How Chatbots are changing the Customer Experience landscape

By Nate Simmons COO at GameOn Technology

Thanks to the artificial intelligence (AI) mechanisms powering them, chatbots are completely changing the customer service landscape. The best ones deliver a customer experience (CX) in which customers cannot tell if they are communicating with a human or a computer. AI has come a long way in recognising the content – and context – of customers’ requests and questions. So much so that, according to a report by Grand View Research, the global chatbot market is expected to reach $1.23 billion by 2025, an annual growth rate of 24.3 percent. Similarly, a UK marketing report found 55% of marketers are certain that artificial intelligence will have a more radical transformative effect on the marketing industry than social media – and they are right.

Improving the basics of Customer service

Of course, there are acceptance issues for AI and chatbots. Some customers have always used traditional phone support and have a hard time accepting anything else. But what is clear, is that OTT chatbots present the opportunity to build an authentic relationship with a key demographic on the social platform of their choice.

Today, customer service is all about convenience, on-demand. So, an intuitive, never-sleeping contact point has clear and obvious benefits. Similarly, chatbots don’t make you wait, removing a perennial pain point of customer service. But eradicating the CX challenges that have plagued industries for years is only the tip of the iceberg. Chatbots excel at collecting customer data from support interactions, essentially, serving as virtual assistants collecting customer data in real time. And this is where the real gold mine is when it comes to brands better understanding their customers, and what makes them tick.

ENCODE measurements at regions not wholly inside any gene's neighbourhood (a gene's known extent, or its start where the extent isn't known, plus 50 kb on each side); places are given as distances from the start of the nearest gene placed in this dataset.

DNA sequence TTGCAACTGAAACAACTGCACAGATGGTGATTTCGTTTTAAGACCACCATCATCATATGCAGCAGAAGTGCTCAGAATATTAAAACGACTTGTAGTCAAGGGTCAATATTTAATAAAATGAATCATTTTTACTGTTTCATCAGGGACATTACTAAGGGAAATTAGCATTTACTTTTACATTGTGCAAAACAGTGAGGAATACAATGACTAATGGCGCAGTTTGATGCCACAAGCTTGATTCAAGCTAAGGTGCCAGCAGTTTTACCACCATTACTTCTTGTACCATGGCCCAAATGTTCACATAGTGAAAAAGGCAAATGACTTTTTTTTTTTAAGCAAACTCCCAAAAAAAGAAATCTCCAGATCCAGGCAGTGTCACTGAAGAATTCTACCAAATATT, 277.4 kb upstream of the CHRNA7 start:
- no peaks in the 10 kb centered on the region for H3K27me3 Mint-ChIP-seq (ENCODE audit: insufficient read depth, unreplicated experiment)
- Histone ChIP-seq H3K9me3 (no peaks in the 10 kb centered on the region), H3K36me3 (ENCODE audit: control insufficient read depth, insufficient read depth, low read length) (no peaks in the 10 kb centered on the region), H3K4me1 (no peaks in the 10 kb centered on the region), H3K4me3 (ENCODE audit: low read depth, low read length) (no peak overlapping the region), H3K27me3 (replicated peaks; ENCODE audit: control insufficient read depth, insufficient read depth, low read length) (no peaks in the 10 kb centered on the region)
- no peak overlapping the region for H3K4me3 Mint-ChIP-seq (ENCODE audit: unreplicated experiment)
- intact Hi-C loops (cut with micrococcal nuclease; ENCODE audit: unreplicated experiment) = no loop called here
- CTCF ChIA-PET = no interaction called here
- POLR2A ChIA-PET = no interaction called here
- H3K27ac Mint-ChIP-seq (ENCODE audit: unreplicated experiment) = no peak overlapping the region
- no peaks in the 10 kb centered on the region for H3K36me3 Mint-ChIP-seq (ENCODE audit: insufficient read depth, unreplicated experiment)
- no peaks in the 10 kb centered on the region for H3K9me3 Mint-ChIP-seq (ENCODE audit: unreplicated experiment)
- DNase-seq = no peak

Moving to an engaged audience

Yet, the future of user acquisition is not about changing behaviour; it is about taking content to where the user is already active and engaged. Chatbots are an ideal way to do this, though they have been dramatically misunderstood and misused by many. For the past 10 years, the install base and developer ecosystems have driven content owners to adopt iOS and Android applications as primary ways to build an OTT audience. Taking into account that Apple sold roughly 1 billion phones from 2008 to 2018 and chat platforms that support chatbots have 3.5 billion daily active users on them, one cannot look past the immediate, green-field opportunity for penetration and growth. Some chat platforms boast over 65% lifetime retention rates and are seeing monetization start to take hold.

Our partnership with Sky Sports on the Jeff Bot is a good example of this. The Jeff Bot, which provides coverage of the Premier League based on Jeff Stelling and Sky Sports Soccer Saturday content, has had a direct effect on customer engagement. Fans can ask Jeff a question about the EPL at any time and get an answer back, as well as subscribe to teams and get information sent to them based on real time developments on and off the pitch. This model of encouraging fan interaction is key to creating long term users.

Value of chatbot data

The volume of data generated by chatbots is huge. On any given day, 2.5 quintillion bytes of data is produced across social platforms by bots. This ability to bring order from chaos allows chatbots to answer customer service questions, scan restaurants to book dinner reservations, check sports scores, and order flowers.

Experts are predicting that we’ll be sitting on 35 zettabytes of data by 2020, more than our human brains can digest without aid. Fortunately, the artificial intelligence within chatbots has the potential to help deliver the level of deep, intuitive personalisation that today’s hyper-connected consumers demand, offering the ability to select the right audience for the most relevant conversation. Of course, we’re unlikely to see a customer service world without humans anytime soon, but more natural interactions with ever-improving chatbots mean a better, clearer and more intuitive connection to user insights brands can rely on.

[1] Weber Shandwick, AI-Ready or Not: Artificial Intelligence Here We Come!, June 2016